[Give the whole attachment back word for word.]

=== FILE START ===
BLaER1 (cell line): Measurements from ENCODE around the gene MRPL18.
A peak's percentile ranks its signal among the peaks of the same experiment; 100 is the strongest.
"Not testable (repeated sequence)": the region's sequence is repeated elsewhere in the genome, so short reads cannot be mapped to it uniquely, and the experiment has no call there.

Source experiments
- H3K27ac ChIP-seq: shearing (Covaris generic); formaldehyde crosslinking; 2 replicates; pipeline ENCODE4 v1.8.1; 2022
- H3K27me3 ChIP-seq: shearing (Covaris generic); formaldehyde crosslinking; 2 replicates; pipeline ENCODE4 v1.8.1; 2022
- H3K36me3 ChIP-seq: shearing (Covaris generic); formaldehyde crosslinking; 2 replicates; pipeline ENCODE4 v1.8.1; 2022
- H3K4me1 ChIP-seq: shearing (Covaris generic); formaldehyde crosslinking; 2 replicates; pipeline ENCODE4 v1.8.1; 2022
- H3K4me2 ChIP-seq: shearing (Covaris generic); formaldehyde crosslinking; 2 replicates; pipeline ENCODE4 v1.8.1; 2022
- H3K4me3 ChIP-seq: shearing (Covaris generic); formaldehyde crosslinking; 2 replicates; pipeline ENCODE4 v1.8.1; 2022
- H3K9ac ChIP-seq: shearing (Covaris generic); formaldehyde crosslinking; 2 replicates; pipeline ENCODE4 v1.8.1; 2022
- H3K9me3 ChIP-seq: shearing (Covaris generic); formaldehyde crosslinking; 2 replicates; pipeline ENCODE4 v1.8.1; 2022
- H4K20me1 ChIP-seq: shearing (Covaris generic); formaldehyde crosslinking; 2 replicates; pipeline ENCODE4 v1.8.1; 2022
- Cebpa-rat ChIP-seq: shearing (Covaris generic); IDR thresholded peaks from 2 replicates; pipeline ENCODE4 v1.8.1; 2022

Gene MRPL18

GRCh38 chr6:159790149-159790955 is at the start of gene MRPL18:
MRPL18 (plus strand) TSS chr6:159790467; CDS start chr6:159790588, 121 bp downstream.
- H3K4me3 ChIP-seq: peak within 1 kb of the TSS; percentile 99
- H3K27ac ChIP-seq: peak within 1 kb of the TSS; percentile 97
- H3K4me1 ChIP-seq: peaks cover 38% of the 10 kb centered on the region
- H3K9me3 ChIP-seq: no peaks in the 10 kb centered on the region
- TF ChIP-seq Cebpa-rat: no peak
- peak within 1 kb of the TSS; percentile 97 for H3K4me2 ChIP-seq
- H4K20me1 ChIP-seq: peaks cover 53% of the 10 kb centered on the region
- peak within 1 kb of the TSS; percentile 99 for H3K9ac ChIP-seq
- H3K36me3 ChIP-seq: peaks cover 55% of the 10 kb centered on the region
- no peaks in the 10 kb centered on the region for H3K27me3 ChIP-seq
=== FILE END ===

BLaER1 (cell line): Measurements from ENCODE around the gene MRPL18.
A peak's percentile ranks its signal among the peaks of the same experiment; 100 is the strongest.
"Not testable (repeated sequence)": the region's sequence is repeated elsewhere in the genome, so short reads cannot be mapped to it uniquely, and the experiment has no call there.

Source experiments
- H3K27ac ChIP-seq: shearing (Covaris generic); formaldehyde crosslinking; 2 replicates; pipeline ENCODE4 v1.8.1; 2022
- H3K27me3 ChIP-seq: shearing (Covaris generic); formaldehyde crosslinking; 2 replicates; pipeline ENCODE4 v1.8.1; 2022
- H3K36me3 ChIP-seq: shearing (Covaris generic); formaldehyde crosslinking; 2 replicates; pipeline ENCODE4 v1.8.1; 2022
- H3K4me1 ChIP-seq: shearing (Covaris generic); formaldehyde crosslinking; 2 replicates; pipeline ENCODE4 v1.8.1; 2022
- H3K4me2 ChIP-seq: shearing (Covaris generic); formaldehyde crosslinking; 2 replicates; pipeline ENCODE4 v1.8.1; 2022
- H3K4me3 ChIP-seq: shearing (Covaris generic); formaldehyde crosslinking; 2 replicates; pipeline ENCODE4 v1.8.1; 2022
- H3K9ac ChIP-seq: shearing (Covaris generic); formaldehyde crosslinking; 2 replicates; pipeline ENCODE4 v1.8.1; 2022
- H3K9me3 ChIP-seq: shearing (Covaris generic); formaldehyde crosslinking; 2 replicates; pipeline ENCODE4 v1.8.1; 2022
- H4K20me1 ChIP-seq: shearing (Covaris generic); formaldehyde crosslinking; 2 replicates; pipeline ENCODE4 v1.8.1; 2022
- Cebpa-rat ChIP-seq: shearing (Covaris generic); IDR thresholded peaks from 2 replicates; pipeline ENCODE4 v1.8.1; 2022

Gene MRPL18

GRCh38 chr6:159790149-159790955 is at the start of gene MRPL18:
MRPL18 (plus strand) TSS chr6:159790467; CDS start chr6:159790588, 121 bp downstream.
- H3K4me3 ChIP-seq: peak within 1 kb of the TSS; percentile 99
- H3K27ac ChIP-seq: peak within 1 kb of the TSS; percentile 97
- H3K4me1 ChIP-seq: peaks cover 38% of the 10 kb centered on the region
- H3K9me3 ChIP-seq: no peaks in the 10 kb centered on the region
- TF ChIP-seq Cebpa-rat: no peak
- peak within 1 kb of the TSS; percentile 97 for H3K4me2 ChIP-seq
- H4K20me1 ChIP-seq: peaks cover 53% of the 10 kb centered on the region
- peak within 1 kb of the TSS; percentile 99 for H3K9ac ChIP-seq
- H3K36me3 ChIP-seq: peaks cover 55% of the 10 kb centered on the region
- no peaks in the 10 kb centered on the region for H3K27me3 ChIP-seq